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Moto E (second-generation) review


Moto E (second-generation) reviewLast year, Motorola brought about a paradigm shift in India's low-end smartphone market with its first-generation Moto E, a handset that offered a decent screen, long-lasting battery and sufficiently powerful processor to a segment that only had poor quality Android phones. This smartphone was a gamechanger, so much so that other brands like Micromax etc had to step up their game just to remain relevant.

But a year is a long time in the smartphone industry and the likes of Xiaomi and Lenovo came with their own handsets that offered similar features at the price point and bettered Moto E when it came to its biggest weakness: the camera.

Now Motorola is back with the second-generation Moto E smartphone, offering much of the same features at Rs 6,999 as its predecessor, but adding a slightly bigger screen, a front camera, quad-core processor and more powerful battery to the mix. But is the new Moto E good enough to weather the storms that are Lenovo A6000 and the new Xiaomi Redmi 2? Or are the upgrades too minor to notice? We find out in our Moto E (Gen 2) review...

Design
While the second-generation Moto X and G smartphones sport designs that easily differentiate them from their predecessors, the second-generation Moto E sticks to the old look and feel. So, you get a slightly bigger screen in a package that is just as thick (12.3mm at its thickest point) and heavy (145gram) as the first-gen model.



In the front, you will notice that the speaker has been moved from the bottom of the screen (in the first-generation model) to above the display, with the front camera on its right. There are still no hardware buttons, so the front panel looks pretty bare minimum when the screen is turned off.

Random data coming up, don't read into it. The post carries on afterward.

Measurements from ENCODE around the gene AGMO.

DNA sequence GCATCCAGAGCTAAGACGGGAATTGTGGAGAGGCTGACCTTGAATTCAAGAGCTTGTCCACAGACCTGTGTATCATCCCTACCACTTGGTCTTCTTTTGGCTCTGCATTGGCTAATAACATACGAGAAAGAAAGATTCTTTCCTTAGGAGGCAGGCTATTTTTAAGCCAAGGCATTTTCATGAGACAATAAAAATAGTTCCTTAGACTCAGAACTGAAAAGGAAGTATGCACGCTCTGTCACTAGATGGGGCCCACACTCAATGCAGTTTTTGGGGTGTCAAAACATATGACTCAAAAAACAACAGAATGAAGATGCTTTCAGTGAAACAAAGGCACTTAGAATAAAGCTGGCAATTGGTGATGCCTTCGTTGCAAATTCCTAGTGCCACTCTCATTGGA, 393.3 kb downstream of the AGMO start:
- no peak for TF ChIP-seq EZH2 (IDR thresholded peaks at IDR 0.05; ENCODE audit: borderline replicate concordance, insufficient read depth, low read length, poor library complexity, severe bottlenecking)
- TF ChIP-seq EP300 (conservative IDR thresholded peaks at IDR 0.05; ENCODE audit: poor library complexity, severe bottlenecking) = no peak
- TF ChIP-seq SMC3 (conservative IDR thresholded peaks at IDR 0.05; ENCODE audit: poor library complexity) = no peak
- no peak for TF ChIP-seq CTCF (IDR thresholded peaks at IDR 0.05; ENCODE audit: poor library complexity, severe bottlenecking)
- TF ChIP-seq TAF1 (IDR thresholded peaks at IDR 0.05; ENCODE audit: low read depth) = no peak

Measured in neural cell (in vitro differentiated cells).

The back is still curved, which makes holding the second-generation Moto E very easy even for people with small hands. Towards the top of the rear panel are the camera encircled with a metal ring and the dimpled Motorola logo. The volume rocker and power keys are located on the right side and sport a brushed metal look, which make them easier to locate without even looking.

One big change you will notice the introduction of removable bands, which Motorola has used as a means of providing little customization option to buyers. Though the bands feel a little flimsy in terms of build quality by themselves, they are easy to secure on the handset and complement the overall build quality of the smartphone. These bands also help users grip the smartphone, as they sport the same finish we saw in the new Moto E's volume rocker and power button.



Overall, we agree with Motorola's strategy of not changing the design much: don't fix something if it isn't broken. The second-generation Moto E is certainly ahead of competitors like Xiaomi Redmi 2 and Lenovo A6000 in design and build, even though it is a tad heavy.

Display



Motorola has stuck to the 540x960p screen resolution in a time when rivals offer HD (720x1280p) displays even at Rs 6,000. Though it may seem like a deal breaker, we don't put too much stock in these numbers and feel that most users will be sufficiently pleased with the display quality of the new Moto E.

The increase in screen size (from 4.3-inch in the first-gen model to 4.5-inch in the new one) means that pixel density has decreased. However, we did not find any pixilation, partly due to the colour reproduction of the panel, which masks the pixels that may be seen by the naked eye.

Moto E (Gen 2)'s display performs well under direct sunlight and does not lose colours when used outdoors. However, the viewing angles still show room for improvement, even though they are better than the ones we have seen on the first-generation Moto E. The new smartphone does well in colour reproduction too, giving rich and vibrant colours that don't seem oversaturated.

Hardware
Inside, the Moto E (Gen 2) model available in India runs on the same 1.2GHz Snapdragon 200 processor as its predecessor, but has four cores this time. The RAM is still 1GB, but you get twice the internal storage (8GB). In the camera department, you finally get a selfie snapper but only of VGA resolution, while the rear shooter sticks to the 5MP resolution. Battery capacity has increased (from 2,080mAh to 2,390mAh), while the connectivity suite remains the same (2G, 3G, Wi-Fi, Bluetooth 4.0 and microUSB 2.0).